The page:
The A in WALK stands for Accept.   When walking in this way, you place yourself in the palm of the universe, and face its realities head on. We walked at the peak of summer, in merciless temperatures hovering above 120 degrees.  Sometimes we were hungry, exhausted and even frustrated. Our bodies ached for just that extra drink of water, a few more moments in the shade, or just that little spark of human kindness. Many times we received that extra bit, and our hearts would overflow with gratitude.  But sometimes we were abruptly refused, and we had to cultivate the capacity to accept the gifts hidden in even the most challenging of moments.

I remember one such day, when we approached a rest house along a barren highway.  As heavy trucks whizzed past, we saw a sign, announcing that guests were hosted at no charge. “Ah, our lucky day,” we thought in delight.  I stepped inside eagerly.  The man behind the desk looked up and asked sharply, “Are you here to see the temple?” A simple yes from my lips would have instantly granted us a full meal and a room for the night.  But it wouldn’t have been the truth. So instead, I said, “Well, technically, no sir. We’re on a walking pilgrimage to become better people. But we would be glad to visit the temple.”  Rather abruptly, he retorted: “Um, sorry, we can’t host you.”  Something about his curt arrogance triggered a slew of negative emotions. I wanted to make a snide remark in return and slam the door on my way out.  Instead, I held my raging ego in check.  In that state of physical and mental exhaustion, it felt like a Herculean task– but through the inner turmoil a voice surfaced within, telling me to accept the reality of this moment.

There was a quiet metamorphosis in me.  I humbly let go of my defenses, accepted my fate that day, and turned to leave without a murmur.  Perhaps the man behind the counter sensed this shift in me, because he yelled out just then, “So what exactly are you doing again?”  After my brief explanation he said, “Look, I can’t feed you or host you, because rules are rules.  But there are restrooms out in the back.  You could sleep outside the male restroom and your wife can sleep outside the female restroom.”  Though he was being kind, his offer felt like salt in my wounds.  We had no choice but to accept.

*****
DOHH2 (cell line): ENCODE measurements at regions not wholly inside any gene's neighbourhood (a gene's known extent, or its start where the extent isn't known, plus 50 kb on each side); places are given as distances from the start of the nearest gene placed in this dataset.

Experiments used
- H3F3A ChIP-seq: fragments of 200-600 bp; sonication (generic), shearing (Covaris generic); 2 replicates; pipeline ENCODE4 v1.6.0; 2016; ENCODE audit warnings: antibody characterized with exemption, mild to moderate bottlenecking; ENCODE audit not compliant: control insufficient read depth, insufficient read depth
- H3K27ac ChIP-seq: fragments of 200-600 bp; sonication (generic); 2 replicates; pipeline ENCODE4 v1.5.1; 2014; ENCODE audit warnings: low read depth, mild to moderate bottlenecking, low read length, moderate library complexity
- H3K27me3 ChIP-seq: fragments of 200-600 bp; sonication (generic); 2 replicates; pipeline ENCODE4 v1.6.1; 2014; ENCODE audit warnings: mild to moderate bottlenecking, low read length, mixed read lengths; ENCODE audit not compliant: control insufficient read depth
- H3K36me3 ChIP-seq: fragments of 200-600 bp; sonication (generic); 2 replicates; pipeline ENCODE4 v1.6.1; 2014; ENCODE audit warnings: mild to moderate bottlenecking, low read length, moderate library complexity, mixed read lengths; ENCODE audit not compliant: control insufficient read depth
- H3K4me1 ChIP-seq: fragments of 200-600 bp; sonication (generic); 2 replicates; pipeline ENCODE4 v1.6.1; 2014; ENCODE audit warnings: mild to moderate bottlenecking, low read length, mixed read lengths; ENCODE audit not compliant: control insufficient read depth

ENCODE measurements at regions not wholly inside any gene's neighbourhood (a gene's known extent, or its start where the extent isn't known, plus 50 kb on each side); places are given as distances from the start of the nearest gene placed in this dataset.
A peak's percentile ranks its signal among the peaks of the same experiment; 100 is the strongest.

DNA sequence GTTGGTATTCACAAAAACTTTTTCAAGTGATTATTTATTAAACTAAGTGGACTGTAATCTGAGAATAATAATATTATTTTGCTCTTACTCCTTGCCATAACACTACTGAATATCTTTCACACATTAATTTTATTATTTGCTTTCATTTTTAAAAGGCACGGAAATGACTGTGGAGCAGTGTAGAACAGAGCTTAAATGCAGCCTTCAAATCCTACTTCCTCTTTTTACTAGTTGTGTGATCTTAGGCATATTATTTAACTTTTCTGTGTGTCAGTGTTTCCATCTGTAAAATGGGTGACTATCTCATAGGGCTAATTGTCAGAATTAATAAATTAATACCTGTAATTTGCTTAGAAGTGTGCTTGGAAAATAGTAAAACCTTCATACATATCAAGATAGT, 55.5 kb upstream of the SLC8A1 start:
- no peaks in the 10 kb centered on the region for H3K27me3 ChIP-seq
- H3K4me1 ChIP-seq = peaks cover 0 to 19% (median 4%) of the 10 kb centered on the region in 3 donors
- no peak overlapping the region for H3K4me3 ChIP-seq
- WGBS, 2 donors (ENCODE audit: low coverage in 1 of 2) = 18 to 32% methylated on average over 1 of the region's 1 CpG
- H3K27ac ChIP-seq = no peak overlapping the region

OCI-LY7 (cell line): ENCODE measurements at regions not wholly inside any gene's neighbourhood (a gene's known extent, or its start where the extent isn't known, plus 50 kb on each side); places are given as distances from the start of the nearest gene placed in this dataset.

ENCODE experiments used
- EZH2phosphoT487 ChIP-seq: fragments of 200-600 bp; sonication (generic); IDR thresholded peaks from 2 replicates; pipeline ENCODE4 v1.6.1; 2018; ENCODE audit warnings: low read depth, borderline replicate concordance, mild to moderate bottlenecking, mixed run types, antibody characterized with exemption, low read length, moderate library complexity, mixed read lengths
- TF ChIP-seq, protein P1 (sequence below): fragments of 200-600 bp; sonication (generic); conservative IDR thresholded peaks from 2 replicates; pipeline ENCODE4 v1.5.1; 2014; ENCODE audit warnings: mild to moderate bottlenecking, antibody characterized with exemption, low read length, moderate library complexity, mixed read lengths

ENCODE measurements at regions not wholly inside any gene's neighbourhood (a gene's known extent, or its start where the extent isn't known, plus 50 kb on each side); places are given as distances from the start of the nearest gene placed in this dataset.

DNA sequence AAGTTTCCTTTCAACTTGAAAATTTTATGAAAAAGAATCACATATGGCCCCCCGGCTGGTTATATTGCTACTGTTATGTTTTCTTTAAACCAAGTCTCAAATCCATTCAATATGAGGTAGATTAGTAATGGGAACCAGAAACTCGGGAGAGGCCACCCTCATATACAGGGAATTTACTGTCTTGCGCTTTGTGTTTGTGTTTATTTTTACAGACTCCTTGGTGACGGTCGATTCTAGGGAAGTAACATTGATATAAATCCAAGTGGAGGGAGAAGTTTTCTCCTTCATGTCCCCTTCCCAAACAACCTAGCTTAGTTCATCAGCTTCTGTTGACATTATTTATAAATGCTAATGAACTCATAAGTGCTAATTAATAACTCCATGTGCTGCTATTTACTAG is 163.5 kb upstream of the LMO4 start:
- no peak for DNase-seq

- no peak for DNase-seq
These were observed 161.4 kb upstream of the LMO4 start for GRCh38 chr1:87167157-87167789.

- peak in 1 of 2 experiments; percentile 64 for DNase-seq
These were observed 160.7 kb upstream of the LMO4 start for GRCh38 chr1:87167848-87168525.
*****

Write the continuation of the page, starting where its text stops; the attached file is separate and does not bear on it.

That day we fasted and that night, we slept by the bathrooms.  A small lie could’ve bought us an upgrade, but that would’ve been no pilgrimage.  As I went to sleep with a wall separating me from my wife, I had this beautiful, unbidden vision of a couple climbing to the top of a mountain from two different sides.  Midway through this difficult ascent, as the man contemplated giving up, a small sparrow flew by with this counsel, “Don’t quit now, friend.  Your wife is eager to see you at the top.”  He kept climbing. A few days later, when the wife found herself on the brink of quitting, the little sparrow showed up with the same message.  Step by step, their love sustained their journey all the way to the mountaintop. Visited by the timely grace of this vision, I shed a few grateful tears — and this story became a touchstone not only in our relationship, but many other noble friendships as well.

So I encourage you to cultivate equanimity and accept whatever life tosses into your laps — when you do that, you will be blessed with the insight of an inner transformation that is yours to keep for all of time.

The L in WALK stands for Love.  The more we learned from nature, and built a kind of inner resilience to external circumstances, the more we fell into our natural state — which was to be loving.  In our dominant paradigm, Hollywood has insidiously co-opted the word, but the love I’m talking about here is the kind of love that only knows one thing — to give with no strings attached.  Purely.  Selflessly.

Most of us believe that to give, we first need to have something to give.  The trouble with that is, that when we are taking stock of what we have, we almost always make accounting errors.  Oscar Wilde once quipped, “Now-a-days, people know the price of everything, but the value of nothing.”  We have forgotten how to value things without a price tag.  Hence, when we get to our most abundant gifts — like attention, insight, compassion — we confuse their worth because they’re, well, priceless.

On our walking pilgrimage, we noticed that those who had the least were most readily equipped to honor the priceless.  In urban cities, the people we encountered began with an unspoken wariness: “Why are you doing this?  What do you want from me?”   In the countryside, on the other hand, villagers almost always met us with an open-hearted curiosity launching straight in with: “Hey buddy, you don’t look local.  What’s your story?”

In the villages, your worth wasn’t assessed by your business card, professional network or your salary. That innate simplicity allowed them to love life and cherish all its connections.

Extremely poor villagers, who couldn’t even afford their own meals, would often borrow food from their neighbors to feed us.  When we tried to refuse, they would simply explain: “To us, the guest is God.  This is our offering to the divine in you that connects us to each other.”  Now, how could one refuse that?